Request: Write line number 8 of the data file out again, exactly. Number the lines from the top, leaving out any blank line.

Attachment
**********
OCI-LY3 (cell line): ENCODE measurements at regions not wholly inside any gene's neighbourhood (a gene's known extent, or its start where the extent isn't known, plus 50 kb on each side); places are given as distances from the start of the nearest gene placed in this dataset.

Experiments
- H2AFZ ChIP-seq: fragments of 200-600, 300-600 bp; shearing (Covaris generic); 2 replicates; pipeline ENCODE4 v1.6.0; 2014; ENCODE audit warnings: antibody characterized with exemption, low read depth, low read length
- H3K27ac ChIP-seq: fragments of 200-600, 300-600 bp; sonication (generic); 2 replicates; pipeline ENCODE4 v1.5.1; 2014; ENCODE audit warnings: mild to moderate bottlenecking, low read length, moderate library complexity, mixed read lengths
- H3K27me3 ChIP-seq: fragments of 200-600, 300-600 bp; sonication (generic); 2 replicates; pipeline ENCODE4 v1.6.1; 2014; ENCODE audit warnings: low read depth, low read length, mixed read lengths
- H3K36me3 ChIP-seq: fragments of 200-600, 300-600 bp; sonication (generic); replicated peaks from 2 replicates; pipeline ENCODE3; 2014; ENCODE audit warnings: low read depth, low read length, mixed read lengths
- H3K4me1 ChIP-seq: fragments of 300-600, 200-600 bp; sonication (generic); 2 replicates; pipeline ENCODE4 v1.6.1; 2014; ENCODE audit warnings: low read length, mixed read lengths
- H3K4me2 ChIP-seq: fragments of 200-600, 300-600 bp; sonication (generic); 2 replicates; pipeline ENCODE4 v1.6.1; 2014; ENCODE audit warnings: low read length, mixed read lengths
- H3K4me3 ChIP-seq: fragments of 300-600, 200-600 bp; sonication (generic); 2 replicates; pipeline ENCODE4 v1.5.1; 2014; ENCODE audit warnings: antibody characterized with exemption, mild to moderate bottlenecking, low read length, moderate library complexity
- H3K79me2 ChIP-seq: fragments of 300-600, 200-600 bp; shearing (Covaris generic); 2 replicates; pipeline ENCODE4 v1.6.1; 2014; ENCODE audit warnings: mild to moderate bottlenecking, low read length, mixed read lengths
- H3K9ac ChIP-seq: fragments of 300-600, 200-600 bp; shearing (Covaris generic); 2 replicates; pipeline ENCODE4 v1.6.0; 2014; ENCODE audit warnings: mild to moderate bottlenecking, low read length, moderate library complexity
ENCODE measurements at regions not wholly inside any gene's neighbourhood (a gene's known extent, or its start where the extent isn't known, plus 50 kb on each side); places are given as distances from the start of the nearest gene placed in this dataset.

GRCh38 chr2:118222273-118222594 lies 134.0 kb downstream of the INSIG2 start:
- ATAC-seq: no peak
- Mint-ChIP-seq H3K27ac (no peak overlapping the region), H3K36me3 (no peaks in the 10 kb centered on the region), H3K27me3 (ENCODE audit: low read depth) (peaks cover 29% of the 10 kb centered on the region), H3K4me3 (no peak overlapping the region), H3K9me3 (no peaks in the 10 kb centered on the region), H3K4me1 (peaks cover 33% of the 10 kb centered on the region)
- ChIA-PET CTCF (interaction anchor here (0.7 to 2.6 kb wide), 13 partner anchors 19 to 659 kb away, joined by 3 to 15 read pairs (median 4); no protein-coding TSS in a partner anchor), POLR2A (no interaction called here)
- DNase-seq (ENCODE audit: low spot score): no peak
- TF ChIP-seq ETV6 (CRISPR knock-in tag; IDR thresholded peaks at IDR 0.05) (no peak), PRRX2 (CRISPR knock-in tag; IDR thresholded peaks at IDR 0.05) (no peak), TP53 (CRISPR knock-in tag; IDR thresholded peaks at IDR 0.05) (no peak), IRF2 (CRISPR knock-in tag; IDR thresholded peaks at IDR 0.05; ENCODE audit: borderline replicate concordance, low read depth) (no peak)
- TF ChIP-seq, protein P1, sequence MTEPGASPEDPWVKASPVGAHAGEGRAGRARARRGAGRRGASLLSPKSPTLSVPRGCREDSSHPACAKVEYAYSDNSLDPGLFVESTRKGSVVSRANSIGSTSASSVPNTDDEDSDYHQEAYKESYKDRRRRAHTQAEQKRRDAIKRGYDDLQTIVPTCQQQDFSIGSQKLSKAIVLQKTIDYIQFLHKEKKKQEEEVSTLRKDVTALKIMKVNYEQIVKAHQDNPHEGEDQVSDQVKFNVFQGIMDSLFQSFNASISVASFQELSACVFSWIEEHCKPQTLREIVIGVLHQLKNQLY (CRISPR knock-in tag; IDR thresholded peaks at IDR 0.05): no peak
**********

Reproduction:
- H3K4me2 ChIP-seq: fragments of 200-600, 300-600 bp; sonication (generic); 2 replicates; pipeline ENCODE4 v1.6.1; 2014; ENCODE audit warnings: low read length, mixed read lengths